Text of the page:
Jon Gooch a.k.a. Feed Me has been one my favorite producers in the bass music scene ever since ‘Feed Me’s Big Adventure’ came out on Christmas Day 2010; well now Calamari Tuesday is finally here and despite all the hype surrounding the debut release on his newly formed record label Sotto Voce, Feed Me has further cemented his place not only in my heart, but also among the upper echelon of producers in the world.
The album starts off with a bang with a track that made me feel like I was floating through outer-space so if that was Gooch‘s goal with the aptly-titled ‘Orion’ then mad props to him on that one! Featuring jazzy drums and even a organ breakdown, this tune is definitely one of the most innovative on the album and proves to be an incredible way to begin the journey.
Next up is ‘Death By Robot,’ which debuted on his Death By Robot EP earlier this year. This track shows off a less complex, more vocal oriented side of Feed Me’s repertoire and he pulls it off incredibly well.
The third track of the release, ‘Lonely Mountain,’ is definitely one of my favorites off the album; the intense buildup, virtuosic guitar-like synth solos, and gut-wrenching basslines scream classic Feed Me all while still managing to keep things feeling incredibly fresh. One thing that Feed Me has really mastered, which he proves yet again with this track, is his ability to build anticipation for a dubstep drop; the first half of the track is your standard electro-house fare, four-to-the-floor beat at 128 bpm, but in the back of my mind I knew Feed Me had something up his sleeve. As the song progress, I knew exactly what was looming in the background and once dubstep breakdown came into play, I couldn’t wait to hear it through!
Next up is ‘Ebb & Flow’ featuring Tasha Baxter‘s incredible vocal work. Feed Me‘s previous collaborations with Tasha Baxter, ‘Cloudburn’ and ‘Strange Behavior,’ were always some of my favorites and ‘Ebb & Flow’ is no different; I knew there was going to be one absolutely filthy dubstep banger on the album and this one is definitely that and so much more.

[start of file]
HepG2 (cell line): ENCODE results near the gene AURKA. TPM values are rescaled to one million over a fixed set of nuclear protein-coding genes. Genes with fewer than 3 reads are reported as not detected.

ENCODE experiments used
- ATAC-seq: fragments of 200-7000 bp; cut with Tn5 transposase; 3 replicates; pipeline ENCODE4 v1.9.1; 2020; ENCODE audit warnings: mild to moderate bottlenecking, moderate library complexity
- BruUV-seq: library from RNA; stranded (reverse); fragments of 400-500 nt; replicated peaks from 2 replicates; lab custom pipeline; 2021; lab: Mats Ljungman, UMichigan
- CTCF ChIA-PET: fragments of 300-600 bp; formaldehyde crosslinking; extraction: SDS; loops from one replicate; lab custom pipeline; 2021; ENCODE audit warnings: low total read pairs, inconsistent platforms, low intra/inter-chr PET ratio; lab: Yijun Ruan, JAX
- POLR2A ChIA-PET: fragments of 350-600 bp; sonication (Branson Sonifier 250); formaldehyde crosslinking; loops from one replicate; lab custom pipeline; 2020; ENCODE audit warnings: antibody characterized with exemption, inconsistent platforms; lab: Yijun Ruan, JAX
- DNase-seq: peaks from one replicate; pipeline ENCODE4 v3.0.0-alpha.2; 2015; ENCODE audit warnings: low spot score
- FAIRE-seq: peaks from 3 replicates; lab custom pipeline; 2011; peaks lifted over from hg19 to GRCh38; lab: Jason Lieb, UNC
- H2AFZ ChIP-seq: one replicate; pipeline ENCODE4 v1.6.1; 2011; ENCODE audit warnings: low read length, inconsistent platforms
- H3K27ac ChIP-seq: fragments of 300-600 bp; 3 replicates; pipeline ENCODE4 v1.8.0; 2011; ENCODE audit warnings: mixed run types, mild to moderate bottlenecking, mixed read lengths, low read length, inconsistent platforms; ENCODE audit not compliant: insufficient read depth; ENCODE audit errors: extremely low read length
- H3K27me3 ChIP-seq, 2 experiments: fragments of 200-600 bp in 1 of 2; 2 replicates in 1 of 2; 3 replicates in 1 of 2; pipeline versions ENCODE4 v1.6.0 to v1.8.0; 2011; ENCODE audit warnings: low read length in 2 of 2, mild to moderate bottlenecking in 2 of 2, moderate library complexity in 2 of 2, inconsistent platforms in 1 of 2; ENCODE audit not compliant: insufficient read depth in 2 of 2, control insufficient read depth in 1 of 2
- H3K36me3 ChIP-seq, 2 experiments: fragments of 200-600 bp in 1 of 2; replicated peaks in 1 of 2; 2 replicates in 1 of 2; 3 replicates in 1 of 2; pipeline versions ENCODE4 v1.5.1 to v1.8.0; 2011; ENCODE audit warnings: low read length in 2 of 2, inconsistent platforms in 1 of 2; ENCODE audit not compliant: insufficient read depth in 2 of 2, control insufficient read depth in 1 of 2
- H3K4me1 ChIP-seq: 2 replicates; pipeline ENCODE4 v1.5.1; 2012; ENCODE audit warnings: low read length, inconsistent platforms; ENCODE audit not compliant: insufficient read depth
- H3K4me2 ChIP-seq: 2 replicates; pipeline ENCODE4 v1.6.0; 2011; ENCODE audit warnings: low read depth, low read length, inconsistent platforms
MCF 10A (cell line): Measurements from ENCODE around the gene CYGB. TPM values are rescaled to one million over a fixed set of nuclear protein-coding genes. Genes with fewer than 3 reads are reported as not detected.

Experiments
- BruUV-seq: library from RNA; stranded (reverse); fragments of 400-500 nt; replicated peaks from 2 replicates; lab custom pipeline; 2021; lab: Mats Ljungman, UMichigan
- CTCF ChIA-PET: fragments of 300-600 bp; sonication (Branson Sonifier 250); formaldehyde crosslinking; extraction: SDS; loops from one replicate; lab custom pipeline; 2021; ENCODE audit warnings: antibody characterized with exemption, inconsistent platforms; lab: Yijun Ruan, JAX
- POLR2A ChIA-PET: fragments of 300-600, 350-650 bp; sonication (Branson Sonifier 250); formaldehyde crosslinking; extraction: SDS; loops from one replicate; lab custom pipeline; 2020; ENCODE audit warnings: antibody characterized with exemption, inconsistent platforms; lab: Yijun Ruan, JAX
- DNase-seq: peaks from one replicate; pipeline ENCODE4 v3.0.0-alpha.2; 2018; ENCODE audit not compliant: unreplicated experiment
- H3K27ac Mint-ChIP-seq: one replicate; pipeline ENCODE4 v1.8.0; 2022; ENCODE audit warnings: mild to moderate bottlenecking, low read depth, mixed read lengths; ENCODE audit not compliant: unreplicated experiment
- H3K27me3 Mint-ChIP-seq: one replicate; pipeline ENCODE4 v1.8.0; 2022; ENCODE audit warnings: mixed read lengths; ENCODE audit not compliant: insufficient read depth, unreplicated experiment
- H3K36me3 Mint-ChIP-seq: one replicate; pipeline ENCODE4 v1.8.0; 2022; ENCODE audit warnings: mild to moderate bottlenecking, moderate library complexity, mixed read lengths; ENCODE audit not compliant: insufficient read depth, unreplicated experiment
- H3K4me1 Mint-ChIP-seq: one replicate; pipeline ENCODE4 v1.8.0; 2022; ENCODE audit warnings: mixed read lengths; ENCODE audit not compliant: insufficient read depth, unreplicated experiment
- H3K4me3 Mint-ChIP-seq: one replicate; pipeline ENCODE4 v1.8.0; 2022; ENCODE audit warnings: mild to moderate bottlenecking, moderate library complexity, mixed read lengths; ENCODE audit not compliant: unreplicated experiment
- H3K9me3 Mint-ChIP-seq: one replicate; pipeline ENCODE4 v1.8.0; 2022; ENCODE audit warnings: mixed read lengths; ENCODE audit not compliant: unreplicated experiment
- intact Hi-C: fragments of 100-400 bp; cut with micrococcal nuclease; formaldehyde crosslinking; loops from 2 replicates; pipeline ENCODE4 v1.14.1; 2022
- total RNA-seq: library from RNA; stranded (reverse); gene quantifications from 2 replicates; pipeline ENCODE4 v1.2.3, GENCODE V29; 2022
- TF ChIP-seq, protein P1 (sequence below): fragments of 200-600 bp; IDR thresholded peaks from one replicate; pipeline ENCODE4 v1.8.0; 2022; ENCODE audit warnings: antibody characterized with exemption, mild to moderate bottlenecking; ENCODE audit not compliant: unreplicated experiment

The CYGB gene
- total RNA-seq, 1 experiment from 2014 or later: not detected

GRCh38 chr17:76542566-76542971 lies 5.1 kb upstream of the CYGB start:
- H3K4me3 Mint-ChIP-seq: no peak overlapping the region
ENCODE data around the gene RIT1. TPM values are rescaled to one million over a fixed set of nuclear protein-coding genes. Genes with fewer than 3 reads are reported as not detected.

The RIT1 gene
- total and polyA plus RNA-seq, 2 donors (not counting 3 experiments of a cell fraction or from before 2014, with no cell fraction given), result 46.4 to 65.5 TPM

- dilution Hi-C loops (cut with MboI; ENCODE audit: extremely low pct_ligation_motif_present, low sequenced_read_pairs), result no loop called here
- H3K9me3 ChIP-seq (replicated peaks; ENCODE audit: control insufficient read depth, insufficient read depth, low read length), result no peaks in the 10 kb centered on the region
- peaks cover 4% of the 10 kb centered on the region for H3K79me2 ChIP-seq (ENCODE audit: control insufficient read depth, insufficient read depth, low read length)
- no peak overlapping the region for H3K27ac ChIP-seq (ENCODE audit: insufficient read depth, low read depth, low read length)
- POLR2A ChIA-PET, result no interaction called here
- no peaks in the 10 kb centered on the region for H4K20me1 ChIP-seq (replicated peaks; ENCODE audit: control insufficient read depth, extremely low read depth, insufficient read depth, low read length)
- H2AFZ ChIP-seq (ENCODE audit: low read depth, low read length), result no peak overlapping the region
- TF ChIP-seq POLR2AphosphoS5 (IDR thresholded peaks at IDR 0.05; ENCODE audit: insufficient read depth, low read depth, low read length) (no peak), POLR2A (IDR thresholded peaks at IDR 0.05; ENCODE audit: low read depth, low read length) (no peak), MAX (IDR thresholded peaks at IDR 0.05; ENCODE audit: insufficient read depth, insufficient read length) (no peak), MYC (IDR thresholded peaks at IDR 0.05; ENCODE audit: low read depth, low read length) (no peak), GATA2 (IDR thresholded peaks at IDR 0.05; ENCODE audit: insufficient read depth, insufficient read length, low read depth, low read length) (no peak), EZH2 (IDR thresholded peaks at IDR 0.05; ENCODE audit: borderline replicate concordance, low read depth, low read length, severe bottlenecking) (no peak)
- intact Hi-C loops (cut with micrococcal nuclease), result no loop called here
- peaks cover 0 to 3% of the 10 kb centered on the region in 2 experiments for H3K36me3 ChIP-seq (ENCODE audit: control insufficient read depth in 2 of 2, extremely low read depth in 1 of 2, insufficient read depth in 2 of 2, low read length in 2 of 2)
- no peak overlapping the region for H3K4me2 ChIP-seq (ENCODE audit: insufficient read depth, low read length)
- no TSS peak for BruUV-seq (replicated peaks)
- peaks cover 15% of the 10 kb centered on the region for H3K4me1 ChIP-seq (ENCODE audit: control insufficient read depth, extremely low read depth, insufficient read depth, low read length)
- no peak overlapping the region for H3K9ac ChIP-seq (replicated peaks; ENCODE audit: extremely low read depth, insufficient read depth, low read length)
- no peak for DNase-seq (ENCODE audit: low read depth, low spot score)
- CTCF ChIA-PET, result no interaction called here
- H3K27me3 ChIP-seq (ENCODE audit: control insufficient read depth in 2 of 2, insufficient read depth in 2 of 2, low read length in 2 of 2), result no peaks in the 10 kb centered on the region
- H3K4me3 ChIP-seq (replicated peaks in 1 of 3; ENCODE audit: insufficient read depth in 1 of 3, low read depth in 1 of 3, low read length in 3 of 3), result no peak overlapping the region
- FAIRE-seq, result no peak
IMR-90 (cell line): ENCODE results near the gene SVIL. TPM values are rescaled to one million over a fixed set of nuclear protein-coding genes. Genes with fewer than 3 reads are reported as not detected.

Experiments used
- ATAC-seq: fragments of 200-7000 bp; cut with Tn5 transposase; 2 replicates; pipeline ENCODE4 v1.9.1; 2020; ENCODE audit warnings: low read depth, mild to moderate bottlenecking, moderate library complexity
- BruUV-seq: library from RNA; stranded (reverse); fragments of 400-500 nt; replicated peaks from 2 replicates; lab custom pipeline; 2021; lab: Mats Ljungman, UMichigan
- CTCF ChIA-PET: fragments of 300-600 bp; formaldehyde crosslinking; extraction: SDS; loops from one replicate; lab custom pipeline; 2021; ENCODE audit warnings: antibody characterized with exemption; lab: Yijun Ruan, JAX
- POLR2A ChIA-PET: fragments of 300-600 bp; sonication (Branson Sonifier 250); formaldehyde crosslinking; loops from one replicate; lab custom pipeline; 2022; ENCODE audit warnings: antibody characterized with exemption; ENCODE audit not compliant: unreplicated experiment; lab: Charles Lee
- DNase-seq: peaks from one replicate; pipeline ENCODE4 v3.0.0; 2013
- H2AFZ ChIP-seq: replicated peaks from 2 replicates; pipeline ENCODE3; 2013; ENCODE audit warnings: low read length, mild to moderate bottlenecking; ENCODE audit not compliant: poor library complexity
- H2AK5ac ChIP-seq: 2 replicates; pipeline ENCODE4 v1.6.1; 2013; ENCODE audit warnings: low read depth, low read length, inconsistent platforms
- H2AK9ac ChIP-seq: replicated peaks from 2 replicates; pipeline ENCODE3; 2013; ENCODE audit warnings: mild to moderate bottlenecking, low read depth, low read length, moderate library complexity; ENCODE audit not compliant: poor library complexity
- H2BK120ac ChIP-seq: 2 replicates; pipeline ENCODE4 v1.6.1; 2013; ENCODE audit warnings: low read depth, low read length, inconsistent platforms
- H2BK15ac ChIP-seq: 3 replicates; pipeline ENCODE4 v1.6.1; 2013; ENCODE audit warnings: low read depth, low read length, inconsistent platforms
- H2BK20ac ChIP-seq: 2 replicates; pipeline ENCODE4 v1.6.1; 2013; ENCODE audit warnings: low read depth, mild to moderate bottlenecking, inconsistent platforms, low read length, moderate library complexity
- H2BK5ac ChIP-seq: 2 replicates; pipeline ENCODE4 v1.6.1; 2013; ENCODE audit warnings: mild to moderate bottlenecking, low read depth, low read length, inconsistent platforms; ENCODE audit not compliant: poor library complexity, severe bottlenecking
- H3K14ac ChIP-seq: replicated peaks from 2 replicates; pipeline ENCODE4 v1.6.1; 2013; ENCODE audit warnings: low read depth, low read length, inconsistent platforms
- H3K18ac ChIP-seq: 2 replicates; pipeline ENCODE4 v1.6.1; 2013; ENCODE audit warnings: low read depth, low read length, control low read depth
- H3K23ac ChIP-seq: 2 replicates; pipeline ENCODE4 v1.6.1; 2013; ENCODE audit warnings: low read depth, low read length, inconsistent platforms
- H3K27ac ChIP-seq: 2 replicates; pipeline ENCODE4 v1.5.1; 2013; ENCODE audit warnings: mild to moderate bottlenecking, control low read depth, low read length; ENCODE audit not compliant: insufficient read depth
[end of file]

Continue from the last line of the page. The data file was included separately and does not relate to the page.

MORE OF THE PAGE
The fifth track on the album is ‘Rat Trap,’ which Feed Me used as an opportunity to show us that he knows how to “run the trap” better than anyone else out there. The sub-bass, piano embellishments, tight drums, and chopped vocals are intricately and expertly woven throughout the entire track; I don’t say this often but this song seriously slaps!
Next up is a beautiful electro tune called ‘Dazed’ that much like ‘Relocation’ from his Escape From Electric Mountain EP, shows off Feed Me‘s softer side. The subtle synths, sweeping orchestral movements, and ominous, yet incredibly powerful piano chords make for one of the most beautiful soundscapes I’ve ever had the pleasure of losing myself in.
‘Ophelia,’ is a dubstep ballad featuring incredible vocal work from Yadi, a fantastic brass section, and enough reggae vibes to singlehandedly put the ‘dub’ back in dubstep for good. I’m thrilled that Feed Me included tracks like ‘Dazed’ and ‘Ophelia’ on the album because of their ability to showcase the subtle intricacies of his more downtempo productions.
If you ever needed any more proof that Feed Me is the king of bass-heavy complextro than look no further than ‘Chinchilla.’ This masterfully crafted track might be one of the most energetic and funkiest tracks known to man; Feed Me really knocked this one out of the park!